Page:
Immigration and refugee advocates are more than happy to point to such indicators of our complicity in the surge of Central American youth to our border. But these advocates have no credibility with the Americans who most need convincing. Feeding this lack of credibility is the complete silence of such advocates when it comes to acknowledging how our relatively open borders have contributed over time to the break-up of families and the ensuing social disorder in Central America that now spurs the surge of youth across our border.
In fact, it is social dislocation due to migration that has led some Catholic leaders to speak on occasion of “a right not to migrate”—a right to stay at home. Of course, the bishops have spoken out even more loudly and consistently on “the right to migrate.” The result has been a curiously libertarian concoction such that the church tends to advocate whatever “the people” (the poor) want when it comes to migration decisions, while remaining remarkably oblivious to the impact of such decisions on traditional Catholic concerns like communal and political cohesion.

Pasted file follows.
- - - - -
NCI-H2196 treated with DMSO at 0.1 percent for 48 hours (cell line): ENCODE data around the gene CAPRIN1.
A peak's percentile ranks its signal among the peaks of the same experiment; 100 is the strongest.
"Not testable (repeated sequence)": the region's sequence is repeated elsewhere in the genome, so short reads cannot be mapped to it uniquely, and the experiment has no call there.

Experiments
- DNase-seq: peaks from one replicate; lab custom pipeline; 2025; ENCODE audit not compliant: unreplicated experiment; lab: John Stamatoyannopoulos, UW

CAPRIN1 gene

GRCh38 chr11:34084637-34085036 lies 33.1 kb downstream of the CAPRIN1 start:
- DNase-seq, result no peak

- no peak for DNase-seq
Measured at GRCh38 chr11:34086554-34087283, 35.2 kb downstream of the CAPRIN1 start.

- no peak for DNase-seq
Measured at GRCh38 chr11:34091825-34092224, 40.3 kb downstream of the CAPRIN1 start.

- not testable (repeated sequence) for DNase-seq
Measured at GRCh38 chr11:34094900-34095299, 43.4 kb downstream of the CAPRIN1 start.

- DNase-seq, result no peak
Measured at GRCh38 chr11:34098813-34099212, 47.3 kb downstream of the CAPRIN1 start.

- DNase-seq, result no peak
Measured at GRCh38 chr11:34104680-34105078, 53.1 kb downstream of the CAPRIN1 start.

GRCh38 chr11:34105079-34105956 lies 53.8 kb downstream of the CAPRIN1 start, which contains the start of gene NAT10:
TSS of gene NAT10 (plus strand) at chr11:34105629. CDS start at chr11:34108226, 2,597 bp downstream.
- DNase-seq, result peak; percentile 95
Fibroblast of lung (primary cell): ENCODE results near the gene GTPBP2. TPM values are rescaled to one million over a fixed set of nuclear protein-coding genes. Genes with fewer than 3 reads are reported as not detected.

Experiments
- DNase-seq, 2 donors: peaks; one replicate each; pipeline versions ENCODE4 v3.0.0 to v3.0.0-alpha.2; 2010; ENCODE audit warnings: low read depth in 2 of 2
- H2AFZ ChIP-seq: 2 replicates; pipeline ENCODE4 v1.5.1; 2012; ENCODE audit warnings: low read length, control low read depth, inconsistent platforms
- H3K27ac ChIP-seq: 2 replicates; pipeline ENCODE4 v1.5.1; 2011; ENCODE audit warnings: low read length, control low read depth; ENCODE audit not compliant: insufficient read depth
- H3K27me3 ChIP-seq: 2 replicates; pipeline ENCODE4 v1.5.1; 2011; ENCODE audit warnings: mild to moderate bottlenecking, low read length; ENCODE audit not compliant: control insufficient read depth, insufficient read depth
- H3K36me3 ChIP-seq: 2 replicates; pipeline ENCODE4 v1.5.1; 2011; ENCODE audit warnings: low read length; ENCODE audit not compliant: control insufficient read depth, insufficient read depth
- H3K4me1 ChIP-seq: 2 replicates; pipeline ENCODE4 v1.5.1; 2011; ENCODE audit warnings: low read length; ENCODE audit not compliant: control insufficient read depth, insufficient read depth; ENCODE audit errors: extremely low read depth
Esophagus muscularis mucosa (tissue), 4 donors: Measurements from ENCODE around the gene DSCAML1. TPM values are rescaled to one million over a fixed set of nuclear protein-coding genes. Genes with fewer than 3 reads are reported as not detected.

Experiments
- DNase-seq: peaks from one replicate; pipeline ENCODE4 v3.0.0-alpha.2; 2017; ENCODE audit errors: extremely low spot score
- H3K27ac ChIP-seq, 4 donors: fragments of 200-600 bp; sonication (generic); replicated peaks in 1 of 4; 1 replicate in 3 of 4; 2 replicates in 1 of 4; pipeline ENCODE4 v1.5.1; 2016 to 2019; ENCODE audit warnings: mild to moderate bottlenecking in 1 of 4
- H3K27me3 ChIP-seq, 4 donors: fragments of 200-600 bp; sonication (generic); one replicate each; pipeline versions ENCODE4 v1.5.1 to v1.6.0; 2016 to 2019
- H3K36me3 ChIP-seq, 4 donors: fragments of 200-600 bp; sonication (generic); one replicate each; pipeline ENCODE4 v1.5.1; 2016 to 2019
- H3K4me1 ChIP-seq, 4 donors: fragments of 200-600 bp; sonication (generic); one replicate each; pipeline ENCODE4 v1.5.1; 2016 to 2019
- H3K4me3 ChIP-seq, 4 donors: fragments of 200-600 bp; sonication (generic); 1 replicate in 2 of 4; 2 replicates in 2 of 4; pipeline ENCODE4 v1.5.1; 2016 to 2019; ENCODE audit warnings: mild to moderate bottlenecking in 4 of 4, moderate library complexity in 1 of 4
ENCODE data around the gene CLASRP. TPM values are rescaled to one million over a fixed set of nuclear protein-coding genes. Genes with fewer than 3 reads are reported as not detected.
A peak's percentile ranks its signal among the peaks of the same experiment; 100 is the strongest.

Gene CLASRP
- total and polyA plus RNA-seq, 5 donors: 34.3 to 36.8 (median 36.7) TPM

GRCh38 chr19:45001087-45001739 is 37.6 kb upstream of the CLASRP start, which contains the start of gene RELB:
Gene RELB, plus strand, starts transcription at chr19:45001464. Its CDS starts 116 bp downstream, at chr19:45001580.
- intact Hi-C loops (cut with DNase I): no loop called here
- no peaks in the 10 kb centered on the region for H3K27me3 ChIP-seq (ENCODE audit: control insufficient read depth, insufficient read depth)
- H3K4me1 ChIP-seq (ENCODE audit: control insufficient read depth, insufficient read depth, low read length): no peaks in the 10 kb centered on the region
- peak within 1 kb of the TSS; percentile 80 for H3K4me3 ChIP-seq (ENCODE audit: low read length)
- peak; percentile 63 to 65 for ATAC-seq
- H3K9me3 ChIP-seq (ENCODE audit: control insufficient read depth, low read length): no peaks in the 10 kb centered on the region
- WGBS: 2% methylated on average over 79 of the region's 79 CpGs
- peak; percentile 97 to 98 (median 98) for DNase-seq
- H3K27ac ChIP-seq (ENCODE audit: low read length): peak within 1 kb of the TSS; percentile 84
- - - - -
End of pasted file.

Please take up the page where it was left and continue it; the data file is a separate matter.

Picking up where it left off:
When it comes to illegal immigrants, the Catholic position is even more perverse. Suddenly, any hint
of populism evanesces. The wishes of “the people” (middle-class Americans) are now suspect and categorically overridden by the claims of the biblical “stranger.” Indeed, just about any opposition or resistance to illegal immigration is viewed as morally suspect or racist. The pronouncements of Thomas Wenski, archbishop of Miami and one of the leading voices on migration for the American hierarchy, on the status of illegal immigrants are admittedly extreme but not atypical of the moral obtuseness of the bishops on these issues: “The last time that we excluded legally a whole class of people from the benefits and the protection of American law was called Jim Crow, and this country has yet to recover from the bad effect.”